In the following seasons, the Marlins continued to struggle, but they continue to show improvement, finishing 77-85 in 2014. The Marlins went out on a limb before the 2015 season, signing Stanton to a huge long-term contract and adding a number of pieces around him such as 2nd baseman Dee Gordon and 3rd baseman Martin Prado. The message was they were serious about being competitive immediately, but they got off to a poor start in the 2015 season. On May 17th, after coming within one out of the Marlins being no-hit by Shelby Miller of the Atlanta Braves, completing a three-game sweep, Redmond was fired along with bench coach Rob Leary. Redmond finished 16-22 that season and with an overall record of 155-207.

Dan Jennings

The next manager to come up for the Marlins is Dan Jennings. He was a high school coach, a baseball scout, and an executive before being appointed a major league manager. He was a part of the Marlins organization as a Vice President of Player Personnel. He was promoted to General Manager in late 2013. He stayed in the position until May 18, 2015, when he stepped down to become the team’s field manager, replacing the fired Mike Redmond. Jennings’ appointment as the Marlins manager was considered puzzling by most observers, given his only managerial or coaching experience was at the high school level, and his playing experience was minimal as well. He insisted on having experienced coach Mike Goff who was serving as an advance scout for the Marlins, named as his bench coach.

The Marlins lost their first five games under Jennings’ watch before finally squeezing out a 13-inning, 1-0 win over the Baltimore Orioles on May 23rd. Heading into September, the question was whether he would be able to finish the year as a manager or would be fired immediately, as it was now clear to everyone that the experiment, whatever it was supposed to accomplish, had failed. He was relieved of his managerial duties after the season, being replaced by Don Mattingly. He also lost his GM job, being fired on October 29th, the day Mattingly’s hiring was announced. Jennings finished the season with a 55-69 record, leading the Marlins to a 71-91 record and a third-place finish in the NL East.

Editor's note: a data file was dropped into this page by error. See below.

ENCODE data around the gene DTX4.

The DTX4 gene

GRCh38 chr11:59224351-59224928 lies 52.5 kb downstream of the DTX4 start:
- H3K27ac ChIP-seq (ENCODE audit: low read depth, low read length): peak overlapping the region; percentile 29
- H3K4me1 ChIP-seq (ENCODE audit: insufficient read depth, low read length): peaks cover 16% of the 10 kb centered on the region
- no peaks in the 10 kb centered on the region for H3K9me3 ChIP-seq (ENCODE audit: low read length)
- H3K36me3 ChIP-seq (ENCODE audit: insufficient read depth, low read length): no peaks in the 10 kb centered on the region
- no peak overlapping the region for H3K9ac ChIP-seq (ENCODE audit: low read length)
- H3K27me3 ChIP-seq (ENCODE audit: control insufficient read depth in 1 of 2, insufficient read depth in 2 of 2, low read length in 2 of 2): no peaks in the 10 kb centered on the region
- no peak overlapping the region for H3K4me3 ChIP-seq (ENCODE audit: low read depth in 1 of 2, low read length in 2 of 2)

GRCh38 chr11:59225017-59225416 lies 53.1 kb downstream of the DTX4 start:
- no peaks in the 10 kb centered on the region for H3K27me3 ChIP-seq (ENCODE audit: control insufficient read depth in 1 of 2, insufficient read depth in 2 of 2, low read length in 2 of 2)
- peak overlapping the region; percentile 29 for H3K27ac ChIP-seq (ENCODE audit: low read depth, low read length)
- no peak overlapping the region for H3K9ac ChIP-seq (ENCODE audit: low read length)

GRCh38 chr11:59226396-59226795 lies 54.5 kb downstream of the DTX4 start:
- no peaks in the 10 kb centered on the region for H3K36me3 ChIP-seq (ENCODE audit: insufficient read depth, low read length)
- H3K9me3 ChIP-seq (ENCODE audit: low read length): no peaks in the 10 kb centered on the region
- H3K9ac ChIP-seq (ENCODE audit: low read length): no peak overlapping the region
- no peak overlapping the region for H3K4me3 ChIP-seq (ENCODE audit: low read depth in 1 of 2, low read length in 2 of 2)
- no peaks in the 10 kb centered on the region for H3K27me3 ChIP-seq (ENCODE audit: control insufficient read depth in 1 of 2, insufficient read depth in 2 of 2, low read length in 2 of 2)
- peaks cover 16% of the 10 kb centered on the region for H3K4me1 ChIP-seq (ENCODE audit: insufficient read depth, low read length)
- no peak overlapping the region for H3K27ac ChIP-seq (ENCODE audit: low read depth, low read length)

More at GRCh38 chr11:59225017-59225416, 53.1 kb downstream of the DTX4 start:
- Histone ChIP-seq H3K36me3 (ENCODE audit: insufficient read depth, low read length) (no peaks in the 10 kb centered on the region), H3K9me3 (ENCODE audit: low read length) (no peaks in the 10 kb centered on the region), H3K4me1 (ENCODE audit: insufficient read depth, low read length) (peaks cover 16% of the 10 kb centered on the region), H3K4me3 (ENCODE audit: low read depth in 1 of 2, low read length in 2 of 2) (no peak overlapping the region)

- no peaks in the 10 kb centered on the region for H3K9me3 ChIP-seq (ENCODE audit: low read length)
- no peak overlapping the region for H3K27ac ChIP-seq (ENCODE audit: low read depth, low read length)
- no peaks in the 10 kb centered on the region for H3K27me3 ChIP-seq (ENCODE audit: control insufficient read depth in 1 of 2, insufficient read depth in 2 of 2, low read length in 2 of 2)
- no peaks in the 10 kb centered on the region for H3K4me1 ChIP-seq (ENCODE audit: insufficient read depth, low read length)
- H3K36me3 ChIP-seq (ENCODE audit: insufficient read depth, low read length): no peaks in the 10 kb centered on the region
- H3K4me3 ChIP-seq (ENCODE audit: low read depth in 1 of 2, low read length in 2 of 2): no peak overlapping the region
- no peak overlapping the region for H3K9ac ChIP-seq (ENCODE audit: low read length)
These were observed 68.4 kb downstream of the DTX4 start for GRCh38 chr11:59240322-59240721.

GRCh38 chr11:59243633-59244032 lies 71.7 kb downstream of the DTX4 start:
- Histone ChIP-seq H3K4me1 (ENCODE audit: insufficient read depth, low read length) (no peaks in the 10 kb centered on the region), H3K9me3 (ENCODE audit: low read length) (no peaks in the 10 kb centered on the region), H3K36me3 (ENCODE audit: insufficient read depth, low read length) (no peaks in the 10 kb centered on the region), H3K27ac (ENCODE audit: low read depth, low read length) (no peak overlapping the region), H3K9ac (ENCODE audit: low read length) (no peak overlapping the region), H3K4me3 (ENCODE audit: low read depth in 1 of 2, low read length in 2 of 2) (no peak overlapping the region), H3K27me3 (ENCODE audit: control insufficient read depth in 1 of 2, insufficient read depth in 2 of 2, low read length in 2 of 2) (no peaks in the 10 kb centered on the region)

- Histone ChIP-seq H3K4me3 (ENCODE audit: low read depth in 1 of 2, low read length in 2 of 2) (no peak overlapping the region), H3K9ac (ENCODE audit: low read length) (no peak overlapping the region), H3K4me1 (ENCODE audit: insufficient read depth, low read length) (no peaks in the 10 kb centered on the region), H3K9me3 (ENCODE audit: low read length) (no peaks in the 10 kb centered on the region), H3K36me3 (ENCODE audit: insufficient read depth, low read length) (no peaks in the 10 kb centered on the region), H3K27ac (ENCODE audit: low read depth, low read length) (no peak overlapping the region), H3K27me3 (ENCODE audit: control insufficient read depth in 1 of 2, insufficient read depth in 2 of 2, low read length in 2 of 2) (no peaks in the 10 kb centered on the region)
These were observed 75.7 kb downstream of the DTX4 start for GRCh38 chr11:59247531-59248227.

Don Mattingly

The current manager for the Marlins is Don Mattingly. He was hired following the 2015 season after being fired as manager for the Dodgers from 2011-2015. While the 2016 season was not considered a success in the eyes of many, the Marlins finished with 79 wins, the most since 2010 in Mattingly’s first season. He led the team to a second-place finish in 2017, and the future of the team looked quite promising, with young players such as 2017 NL MVP Giancarlo Stanton, Marcell Ozuna, and Christian Yelich. When owner Jeff Loria sold the team, Derek Jeter was included in the ownership group and was named head of baseball operations. That optimism turned sour, however, as the front office had a firesale and shipped out all of its promising young players. As expected, the Marlins had a rough time during the 2018 season, finishing 63-98.

The 2019 season was more of the same, with the Marlins being completely outclassed by their competition and finishing a dismal 57-105, but that September the front office gave Mattingly a vote of confidence, extending his contract for two more seasons. On August 6, 2020, Don Mattingly became the winningest manager in Marlins history with his 282nd win, moving past Jack McKeon. Even though the 2020 season was shortened by the COVID-19 pandemic, the Marlins finished 31-29 and claimed a postseason slot, where they continued to surprise, sweeping away the Chicago Cubs in two games in the Wild Card Series before finally bowing out to the Atlanta Braves in the Division Series. Since joining the Marlins, Mattingly has started a tradition of letting one of his veteran players manage the team for the last game of the season. In 2016, it was Martin Prado. A.J. Ellis followed suit in 2017, J.T. Realmuto in 2018, and Miguel Rojas in 2019.

The 2021 Marlins team boasted their highest win total since 2017, finishing 67-95, and have more promising young talent in their system, led by 2B Jazz Chisholm. During his six seasons as the Marlins’ manager, Mattingly has posted an overall record of 374-494 with one postseason appearance.

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My name is Charity Martin. I'm 29 years old. I'm from the state of Georgia. My favorite sports to watch is Baseball, Hockey, and Gymnastics. I cover the Miami Marlins for OTH Baseball as well as the Florida Panthers for OTH Hockey. My favorite teams are the Atlanta Braves, Georgia Bulldogs, New Jersey Devils, and Florida Panthers.